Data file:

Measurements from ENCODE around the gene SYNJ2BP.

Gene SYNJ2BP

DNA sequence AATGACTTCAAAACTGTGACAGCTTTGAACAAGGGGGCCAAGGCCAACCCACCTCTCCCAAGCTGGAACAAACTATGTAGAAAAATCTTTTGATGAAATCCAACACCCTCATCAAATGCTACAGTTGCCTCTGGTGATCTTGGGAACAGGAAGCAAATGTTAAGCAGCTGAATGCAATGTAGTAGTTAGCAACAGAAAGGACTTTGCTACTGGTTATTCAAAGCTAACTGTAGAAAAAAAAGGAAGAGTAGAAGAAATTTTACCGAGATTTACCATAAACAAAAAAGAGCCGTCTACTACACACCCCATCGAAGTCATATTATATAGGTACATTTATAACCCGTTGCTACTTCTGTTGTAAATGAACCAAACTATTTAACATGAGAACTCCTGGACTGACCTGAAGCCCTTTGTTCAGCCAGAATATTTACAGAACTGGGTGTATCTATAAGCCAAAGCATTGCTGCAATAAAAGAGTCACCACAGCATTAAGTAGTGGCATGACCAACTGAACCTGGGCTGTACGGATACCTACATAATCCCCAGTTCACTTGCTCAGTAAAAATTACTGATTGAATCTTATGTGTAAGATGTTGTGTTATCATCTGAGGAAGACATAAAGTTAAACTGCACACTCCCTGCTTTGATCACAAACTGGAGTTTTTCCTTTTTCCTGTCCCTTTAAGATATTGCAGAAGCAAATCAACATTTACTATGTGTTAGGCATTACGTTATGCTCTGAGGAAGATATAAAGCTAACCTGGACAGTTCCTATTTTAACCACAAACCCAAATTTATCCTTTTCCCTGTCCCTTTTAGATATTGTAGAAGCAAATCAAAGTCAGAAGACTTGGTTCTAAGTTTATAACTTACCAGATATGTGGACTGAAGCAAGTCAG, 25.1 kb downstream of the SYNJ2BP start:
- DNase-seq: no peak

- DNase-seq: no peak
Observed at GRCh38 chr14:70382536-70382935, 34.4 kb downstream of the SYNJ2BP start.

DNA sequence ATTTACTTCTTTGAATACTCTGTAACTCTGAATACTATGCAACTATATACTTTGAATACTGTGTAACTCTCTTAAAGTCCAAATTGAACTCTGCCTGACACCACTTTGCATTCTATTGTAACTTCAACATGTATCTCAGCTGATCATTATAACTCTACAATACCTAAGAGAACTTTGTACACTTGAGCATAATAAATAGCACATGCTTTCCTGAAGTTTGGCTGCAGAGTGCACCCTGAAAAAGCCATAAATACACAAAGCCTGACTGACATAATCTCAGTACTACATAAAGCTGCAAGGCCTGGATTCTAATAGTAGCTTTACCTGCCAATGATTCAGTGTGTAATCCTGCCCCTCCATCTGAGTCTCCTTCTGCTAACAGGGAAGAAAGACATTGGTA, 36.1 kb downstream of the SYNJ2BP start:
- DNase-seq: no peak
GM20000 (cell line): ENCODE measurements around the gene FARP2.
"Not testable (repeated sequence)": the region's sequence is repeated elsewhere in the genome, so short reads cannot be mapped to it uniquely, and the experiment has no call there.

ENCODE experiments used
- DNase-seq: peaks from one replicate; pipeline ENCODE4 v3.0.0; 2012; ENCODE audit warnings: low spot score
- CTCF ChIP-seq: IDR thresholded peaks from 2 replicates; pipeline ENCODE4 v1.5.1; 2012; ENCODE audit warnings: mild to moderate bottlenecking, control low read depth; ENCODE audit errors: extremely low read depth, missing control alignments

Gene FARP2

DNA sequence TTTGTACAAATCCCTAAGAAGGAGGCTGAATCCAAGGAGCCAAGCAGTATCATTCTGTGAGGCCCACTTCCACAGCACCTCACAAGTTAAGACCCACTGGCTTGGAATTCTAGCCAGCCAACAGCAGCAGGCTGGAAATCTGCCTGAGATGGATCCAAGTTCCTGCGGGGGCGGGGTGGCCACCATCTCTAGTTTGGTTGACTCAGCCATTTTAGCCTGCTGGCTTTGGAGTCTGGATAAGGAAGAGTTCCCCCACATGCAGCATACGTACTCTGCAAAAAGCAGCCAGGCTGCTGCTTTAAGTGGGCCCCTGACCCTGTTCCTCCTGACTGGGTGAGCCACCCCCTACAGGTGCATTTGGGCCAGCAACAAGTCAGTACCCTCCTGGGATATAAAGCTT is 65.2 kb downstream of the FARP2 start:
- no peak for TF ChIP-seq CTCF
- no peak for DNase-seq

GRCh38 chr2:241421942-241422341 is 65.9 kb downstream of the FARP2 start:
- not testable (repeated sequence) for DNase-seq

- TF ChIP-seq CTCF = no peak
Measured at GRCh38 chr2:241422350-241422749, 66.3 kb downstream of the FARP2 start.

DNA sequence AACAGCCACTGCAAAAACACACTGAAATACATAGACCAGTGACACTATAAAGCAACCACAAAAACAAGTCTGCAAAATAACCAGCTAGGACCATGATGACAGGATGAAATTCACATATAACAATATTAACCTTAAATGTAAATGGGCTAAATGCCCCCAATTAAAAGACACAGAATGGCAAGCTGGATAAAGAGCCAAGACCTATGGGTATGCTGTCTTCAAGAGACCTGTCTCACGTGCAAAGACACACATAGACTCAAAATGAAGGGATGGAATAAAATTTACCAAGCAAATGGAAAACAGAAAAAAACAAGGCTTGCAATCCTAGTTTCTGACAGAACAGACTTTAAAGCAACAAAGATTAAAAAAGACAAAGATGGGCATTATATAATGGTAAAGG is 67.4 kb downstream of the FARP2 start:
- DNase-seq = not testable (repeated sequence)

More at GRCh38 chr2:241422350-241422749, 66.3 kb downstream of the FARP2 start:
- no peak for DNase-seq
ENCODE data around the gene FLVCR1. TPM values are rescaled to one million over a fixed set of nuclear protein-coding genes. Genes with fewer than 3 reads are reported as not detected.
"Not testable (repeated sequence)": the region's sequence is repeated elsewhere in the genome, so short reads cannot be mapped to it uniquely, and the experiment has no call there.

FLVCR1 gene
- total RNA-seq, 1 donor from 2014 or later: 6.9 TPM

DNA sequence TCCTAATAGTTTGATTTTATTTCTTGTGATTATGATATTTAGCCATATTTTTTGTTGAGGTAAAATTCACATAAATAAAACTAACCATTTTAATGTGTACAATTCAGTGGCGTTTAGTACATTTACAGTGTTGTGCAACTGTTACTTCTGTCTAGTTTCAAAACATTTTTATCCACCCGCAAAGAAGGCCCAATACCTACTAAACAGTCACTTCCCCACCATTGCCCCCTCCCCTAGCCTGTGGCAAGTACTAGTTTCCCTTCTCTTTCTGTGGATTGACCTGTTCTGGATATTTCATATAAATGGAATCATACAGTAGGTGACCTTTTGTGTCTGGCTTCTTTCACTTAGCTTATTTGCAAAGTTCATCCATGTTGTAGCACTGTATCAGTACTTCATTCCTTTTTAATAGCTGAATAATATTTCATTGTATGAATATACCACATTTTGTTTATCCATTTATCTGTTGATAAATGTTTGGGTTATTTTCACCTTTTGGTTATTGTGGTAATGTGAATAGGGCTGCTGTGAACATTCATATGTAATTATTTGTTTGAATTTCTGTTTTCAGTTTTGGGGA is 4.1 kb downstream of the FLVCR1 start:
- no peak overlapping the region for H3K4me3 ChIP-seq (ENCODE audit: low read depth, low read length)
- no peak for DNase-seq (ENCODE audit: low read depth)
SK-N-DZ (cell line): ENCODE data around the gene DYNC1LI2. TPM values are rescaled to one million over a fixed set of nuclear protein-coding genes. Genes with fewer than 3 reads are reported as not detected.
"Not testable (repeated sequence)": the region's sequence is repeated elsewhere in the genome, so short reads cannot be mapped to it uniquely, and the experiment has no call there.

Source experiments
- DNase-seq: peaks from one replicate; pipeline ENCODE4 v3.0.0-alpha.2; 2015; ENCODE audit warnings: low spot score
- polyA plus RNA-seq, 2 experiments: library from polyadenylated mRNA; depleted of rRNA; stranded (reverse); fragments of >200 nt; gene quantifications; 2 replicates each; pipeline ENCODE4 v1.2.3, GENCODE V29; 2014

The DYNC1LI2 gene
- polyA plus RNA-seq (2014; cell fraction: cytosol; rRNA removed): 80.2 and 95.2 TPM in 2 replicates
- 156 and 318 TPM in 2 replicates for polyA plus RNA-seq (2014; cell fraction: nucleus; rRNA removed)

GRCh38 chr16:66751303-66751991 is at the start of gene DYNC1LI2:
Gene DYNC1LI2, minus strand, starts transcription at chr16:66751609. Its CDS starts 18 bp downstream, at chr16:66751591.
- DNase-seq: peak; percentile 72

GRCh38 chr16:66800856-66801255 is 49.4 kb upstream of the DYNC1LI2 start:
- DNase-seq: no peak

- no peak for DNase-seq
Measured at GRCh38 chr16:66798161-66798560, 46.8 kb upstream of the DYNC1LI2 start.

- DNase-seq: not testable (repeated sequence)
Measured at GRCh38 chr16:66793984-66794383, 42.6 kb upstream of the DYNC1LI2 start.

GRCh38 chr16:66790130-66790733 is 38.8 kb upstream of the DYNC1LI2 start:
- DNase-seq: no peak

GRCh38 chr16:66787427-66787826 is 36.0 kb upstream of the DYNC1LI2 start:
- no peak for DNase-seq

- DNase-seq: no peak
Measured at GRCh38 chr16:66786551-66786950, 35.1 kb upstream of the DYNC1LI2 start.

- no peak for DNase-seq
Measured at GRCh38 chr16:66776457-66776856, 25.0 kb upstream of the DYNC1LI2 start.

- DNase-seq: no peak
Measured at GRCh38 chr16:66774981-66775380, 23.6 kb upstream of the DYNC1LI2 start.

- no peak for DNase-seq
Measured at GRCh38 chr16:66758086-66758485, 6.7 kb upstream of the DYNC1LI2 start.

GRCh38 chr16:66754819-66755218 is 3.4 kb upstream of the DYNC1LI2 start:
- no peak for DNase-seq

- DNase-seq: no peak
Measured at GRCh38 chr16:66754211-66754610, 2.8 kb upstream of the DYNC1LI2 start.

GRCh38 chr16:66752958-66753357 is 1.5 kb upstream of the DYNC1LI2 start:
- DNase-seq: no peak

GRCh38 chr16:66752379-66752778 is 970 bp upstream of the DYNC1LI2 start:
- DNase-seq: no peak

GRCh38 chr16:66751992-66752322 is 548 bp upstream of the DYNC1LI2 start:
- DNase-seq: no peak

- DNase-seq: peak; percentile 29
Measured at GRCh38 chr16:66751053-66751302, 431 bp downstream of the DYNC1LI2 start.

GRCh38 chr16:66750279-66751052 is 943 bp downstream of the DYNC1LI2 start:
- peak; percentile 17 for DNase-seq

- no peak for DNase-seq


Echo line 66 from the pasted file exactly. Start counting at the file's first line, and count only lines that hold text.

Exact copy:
GRCh38 chr16:66752958-66753357 is 1.5 kb upstream of the DYNC1LI2 start: